28.
Dividends: improves total return. I also look at the dividend payout ratio to review the strength of the company to payout its dividend.
29.
The risk/return tradeoff could easily be called the "ability-to-sleep-at-night test." While some people can handle the equivalent of financial skydiving without batting an eye, others are terrified to climb the financial ladder without a secure harness. Deciding what amount of risk you can take while remaining comfortable with your investments is very important.
30.
The risk/return tradeoff - simply means the opposite relationship between the risk of trading (higher level of uncertainty) to the potential return from the investment/trading (profit)
31.
I always believe fundamental analysis for investing in stocks, and also I will prefer for long term investments. Before investing in any stocks we have to do fundamental analysis. Ratio analysis, Industry analysis, performance of that company in that industry analysis, vision and mission for the company.
32.
Gross margin is revenue minus cost of goods sold, and before any related expenses and taxes.
33.
Cash flow- Cash flow is the single best determining factor that one can use to figure out how a company operates and how it works.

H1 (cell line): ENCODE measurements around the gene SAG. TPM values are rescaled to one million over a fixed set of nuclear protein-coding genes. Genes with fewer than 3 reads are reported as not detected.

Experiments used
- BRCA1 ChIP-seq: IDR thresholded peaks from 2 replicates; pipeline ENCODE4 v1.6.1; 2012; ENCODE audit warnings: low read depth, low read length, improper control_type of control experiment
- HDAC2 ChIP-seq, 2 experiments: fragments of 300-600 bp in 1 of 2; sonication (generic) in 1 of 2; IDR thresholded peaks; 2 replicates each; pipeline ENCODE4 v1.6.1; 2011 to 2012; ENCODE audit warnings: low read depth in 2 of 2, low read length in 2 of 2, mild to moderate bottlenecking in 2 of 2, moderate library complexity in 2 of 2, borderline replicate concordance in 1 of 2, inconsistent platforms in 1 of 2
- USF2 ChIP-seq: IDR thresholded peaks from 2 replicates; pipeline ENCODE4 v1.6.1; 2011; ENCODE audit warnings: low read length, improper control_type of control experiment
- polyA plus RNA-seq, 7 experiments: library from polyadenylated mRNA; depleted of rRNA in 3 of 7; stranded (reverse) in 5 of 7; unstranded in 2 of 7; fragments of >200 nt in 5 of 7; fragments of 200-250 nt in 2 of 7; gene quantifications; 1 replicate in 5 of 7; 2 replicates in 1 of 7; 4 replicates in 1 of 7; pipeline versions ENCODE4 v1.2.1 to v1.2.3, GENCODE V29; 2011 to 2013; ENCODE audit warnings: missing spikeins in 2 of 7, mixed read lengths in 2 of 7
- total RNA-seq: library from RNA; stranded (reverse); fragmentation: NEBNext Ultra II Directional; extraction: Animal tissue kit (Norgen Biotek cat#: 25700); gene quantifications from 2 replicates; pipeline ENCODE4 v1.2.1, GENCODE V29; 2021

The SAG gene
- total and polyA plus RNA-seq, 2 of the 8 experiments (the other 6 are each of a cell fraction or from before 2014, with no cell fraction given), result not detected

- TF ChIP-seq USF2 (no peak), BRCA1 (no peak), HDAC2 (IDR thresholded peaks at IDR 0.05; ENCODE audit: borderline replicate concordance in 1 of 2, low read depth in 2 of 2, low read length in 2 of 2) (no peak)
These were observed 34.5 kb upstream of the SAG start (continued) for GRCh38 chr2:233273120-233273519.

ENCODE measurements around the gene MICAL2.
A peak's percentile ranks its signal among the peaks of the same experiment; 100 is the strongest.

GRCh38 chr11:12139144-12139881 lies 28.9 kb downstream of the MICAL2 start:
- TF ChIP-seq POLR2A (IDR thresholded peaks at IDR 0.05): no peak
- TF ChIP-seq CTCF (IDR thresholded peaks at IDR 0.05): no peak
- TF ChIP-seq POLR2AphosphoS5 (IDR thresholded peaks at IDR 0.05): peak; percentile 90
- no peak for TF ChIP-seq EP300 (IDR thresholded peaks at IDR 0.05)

34.
NPV- Net Present Value (NPV) is the difference between the present value of cash inflows and the present value of cash outflows. NPV is used in capital budgeting to analyze the profitability of a projected investment or project.
35.
Net Present Value is a concept where before involving into any investment one makes the future cash flows and capital investment and their results and then we bring them down to their present value using the discounting technique of cash flows and thus understand whether the investment is sound on the commercial front or not.
36.
What is working capital? Working capital is defined as current assets minus current liabilities; it tells the financial statement user how much cash is tied up in the business through items such as receivables and inventories and also how much cash is going to be needed to pay off short term obligations in the next 12 months.
37.
Dual entry concept that implies that every transaction have dual impact on financial statement.
38.
1. Accounting equation There's a basic accounting equation that serves as the foundation for double-entry bookkeeping and accounting: assets = liabilities + shareholders' equity. This equation can also be written in either of these two ways: liabilities = assets - shareholders' equity shareholders' equity = assets - liabilities The three components of this formula are: Assets, including cash, accounts receivable, and inventory Liabilities, including accounts payable and outstanding loans Shareholders' equity, including funds received from investors and earnings that have not yet been distributed to investors.
39.
The London fixed price of gold is a daily process in which major investment banks, on behalf of their clients, will buy and sell gold and push the prices up or down. This happens twice a day, which makes the price of gold driven by supply and demand.